The U.S. has shifted most of its special operations troops (Special Forces, SEALs, DELTA Force, CIA field operatives, and so on) from Iraq to Afghanistan. Some have been sent to other parts of the world, like northeast Africa (Ethiopia, Djibouti, Kenya and Somalia), but the bulk of the task forces that hunted down Saddam and destroyed al Qaeda in Iraq, are now in Afghanistan. This is causing more casualties among Taliban and al Qaeda leaders, and leading to more terrorist resources (safe houses and weapons, especially bomb making materials) destroyed. But the influx of Special Operations troops has also caused some problems, as these operators often get, from the top, priority on resources (helicopters, UAVs). There are never enough helicopters and UAVs, so this causes some bad feelings among the troops that lose out.
Civilian deaths this year were up about ten percent, to 2,400. Exact figures are difficult to obtain, because, per Moslem custom, the dead are buried the same day, and exhumation is not allowed. This has led to widespread false reporting, because the foreign troops, if involved, will pay cash to the families of the dead. A few thousand bucks is big money, and in isolated villages, the community can keep a secret about the phantom child buried in an empty grave (or one with a goat, to fool the corpse sniffing dogs.) The Afghan government doesn't like to talk about this deception, but troops encounter it quite a lot out in the countryside. The word has gotten around, and it's a growing problem. That's because the Taliban and drug gangs have worked out a drill with local media (who are often on the payroll, a common arrangement in this part of the world) to look for, or create, civilian deaths whenever the foreign troops are involved in using a smart bomb. These stories are not checked at first, and quickly put the Afghan government on the defensive. The easy way out is to accept the accusation that the foreigners killed innocent civilians. The follow up investigations that disprove these accusations rarely get much media attention.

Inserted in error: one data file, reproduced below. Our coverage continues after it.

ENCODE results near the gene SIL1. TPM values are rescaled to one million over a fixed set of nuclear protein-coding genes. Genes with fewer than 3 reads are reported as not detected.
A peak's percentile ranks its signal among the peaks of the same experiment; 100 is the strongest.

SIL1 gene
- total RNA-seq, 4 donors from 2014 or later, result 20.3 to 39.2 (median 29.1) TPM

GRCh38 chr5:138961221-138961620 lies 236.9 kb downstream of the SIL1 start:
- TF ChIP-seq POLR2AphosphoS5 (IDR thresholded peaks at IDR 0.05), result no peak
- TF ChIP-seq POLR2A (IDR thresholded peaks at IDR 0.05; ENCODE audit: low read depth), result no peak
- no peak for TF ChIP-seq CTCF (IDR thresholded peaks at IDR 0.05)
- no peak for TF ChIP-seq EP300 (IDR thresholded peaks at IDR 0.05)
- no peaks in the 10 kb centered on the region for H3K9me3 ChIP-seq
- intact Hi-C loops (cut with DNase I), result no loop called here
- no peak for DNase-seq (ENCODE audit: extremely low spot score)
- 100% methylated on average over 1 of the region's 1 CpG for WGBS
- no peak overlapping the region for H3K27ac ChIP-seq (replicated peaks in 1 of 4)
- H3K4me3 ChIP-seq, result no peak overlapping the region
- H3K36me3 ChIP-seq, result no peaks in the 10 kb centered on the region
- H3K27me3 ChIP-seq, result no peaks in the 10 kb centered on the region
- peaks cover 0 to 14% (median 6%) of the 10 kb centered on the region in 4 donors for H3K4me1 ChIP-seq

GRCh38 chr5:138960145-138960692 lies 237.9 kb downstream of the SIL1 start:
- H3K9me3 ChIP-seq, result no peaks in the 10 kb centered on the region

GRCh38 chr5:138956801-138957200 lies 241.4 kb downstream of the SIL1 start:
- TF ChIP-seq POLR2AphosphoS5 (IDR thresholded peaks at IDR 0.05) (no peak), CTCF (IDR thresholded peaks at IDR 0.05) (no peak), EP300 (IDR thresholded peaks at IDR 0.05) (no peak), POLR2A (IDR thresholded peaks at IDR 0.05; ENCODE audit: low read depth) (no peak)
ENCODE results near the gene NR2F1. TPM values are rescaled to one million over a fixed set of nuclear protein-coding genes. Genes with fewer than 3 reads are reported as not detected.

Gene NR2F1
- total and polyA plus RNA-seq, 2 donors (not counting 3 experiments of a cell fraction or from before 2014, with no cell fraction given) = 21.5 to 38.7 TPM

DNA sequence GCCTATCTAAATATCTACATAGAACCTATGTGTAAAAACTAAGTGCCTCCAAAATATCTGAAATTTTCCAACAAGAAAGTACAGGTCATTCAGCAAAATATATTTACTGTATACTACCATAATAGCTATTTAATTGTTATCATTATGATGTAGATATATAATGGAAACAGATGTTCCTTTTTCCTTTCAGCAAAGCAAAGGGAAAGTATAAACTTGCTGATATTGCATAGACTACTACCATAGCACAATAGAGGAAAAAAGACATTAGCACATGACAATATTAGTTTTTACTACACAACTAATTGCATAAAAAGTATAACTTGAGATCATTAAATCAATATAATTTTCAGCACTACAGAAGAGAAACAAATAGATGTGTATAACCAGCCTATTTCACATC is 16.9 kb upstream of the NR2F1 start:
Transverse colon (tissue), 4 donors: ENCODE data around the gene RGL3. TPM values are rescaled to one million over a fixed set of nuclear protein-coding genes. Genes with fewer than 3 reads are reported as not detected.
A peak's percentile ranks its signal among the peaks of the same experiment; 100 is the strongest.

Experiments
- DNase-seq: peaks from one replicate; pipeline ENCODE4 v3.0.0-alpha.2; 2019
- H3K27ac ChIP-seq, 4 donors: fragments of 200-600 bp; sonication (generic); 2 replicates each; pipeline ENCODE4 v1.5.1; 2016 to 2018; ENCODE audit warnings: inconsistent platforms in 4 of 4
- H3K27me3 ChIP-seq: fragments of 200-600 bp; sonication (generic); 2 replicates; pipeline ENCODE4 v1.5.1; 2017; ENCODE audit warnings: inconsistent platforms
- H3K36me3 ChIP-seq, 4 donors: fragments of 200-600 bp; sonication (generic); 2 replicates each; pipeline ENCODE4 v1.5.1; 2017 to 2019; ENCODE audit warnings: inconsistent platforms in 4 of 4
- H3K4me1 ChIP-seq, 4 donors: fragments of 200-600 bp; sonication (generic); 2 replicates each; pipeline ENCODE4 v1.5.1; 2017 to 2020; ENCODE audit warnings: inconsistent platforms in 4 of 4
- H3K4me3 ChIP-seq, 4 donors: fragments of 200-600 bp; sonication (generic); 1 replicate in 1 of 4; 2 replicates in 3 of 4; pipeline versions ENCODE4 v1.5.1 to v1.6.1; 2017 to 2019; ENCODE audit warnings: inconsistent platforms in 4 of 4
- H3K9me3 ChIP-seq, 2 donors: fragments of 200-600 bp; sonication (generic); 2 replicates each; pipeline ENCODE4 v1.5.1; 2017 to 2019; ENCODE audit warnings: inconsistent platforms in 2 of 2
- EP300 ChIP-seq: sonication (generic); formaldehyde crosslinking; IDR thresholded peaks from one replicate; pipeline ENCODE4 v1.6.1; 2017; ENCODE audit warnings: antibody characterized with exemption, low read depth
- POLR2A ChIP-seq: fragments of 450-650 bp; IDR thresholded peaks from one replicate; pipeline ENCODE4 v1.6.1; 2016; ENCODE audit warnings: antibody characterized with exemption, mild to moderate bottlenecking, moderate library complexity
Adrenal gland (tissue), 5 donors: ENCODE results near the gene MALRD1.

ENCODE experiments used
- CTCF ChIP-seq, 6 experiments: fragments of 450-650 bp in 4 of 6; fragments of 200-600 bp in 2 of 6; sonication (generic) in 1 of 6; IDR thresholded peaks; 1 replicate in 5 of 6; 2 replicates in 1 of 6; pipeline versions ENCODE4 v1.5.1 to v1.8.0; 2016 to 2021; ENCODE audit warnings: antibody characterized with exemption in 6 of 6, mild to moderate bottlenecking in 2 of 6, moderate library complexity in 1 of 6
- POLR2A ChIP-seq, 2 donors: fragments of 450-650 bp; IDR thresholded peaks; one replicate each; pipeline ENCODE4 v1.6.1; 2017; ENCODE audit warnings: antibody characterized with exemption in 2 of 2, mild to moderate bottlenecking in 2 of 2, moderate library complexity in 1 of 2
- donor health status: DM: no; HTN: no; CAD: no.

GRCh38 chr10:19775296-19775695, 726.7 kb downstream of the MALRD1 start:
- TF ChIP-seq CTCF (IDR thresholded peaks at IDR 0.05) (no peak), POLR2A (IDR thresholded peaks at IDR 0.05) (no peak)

The Taliban Information War has also gotten the Western media to buy into the fiction that the Pushtun terror organization is a lot larger and more powerful than it actually is. The Taliban are actually a terrorist group with the support of a minority of the Pushtuns (mostly in southern Afghanistan), who are in turn a minority (40 percent) of the Afghan population. Most Afghans, including most Pushtuns, hate the Taliban, and were fighting them even before September 11, 2001. The Taliban thrive because they allied themselves with the drug gangs, who have grown rich producing heroin and opium. The majority of Afghans want nothing to do with the drug business, which is why most of the stuff is produced in Taliban Central; Helmand province. For the majority of Afghans, the Taliban and their drug producing allies are a plague upon the land, and the sooner they are destroyed, the better.
The U.S. has pledged $16 billion, to expand the Afghan army from 100,000 to 240,000. This is far more troops than the Afghan government can afford to maintain, much less recruit, equip and train, in the first place. Such a large army will have to be paid for by foreigners indefinitely.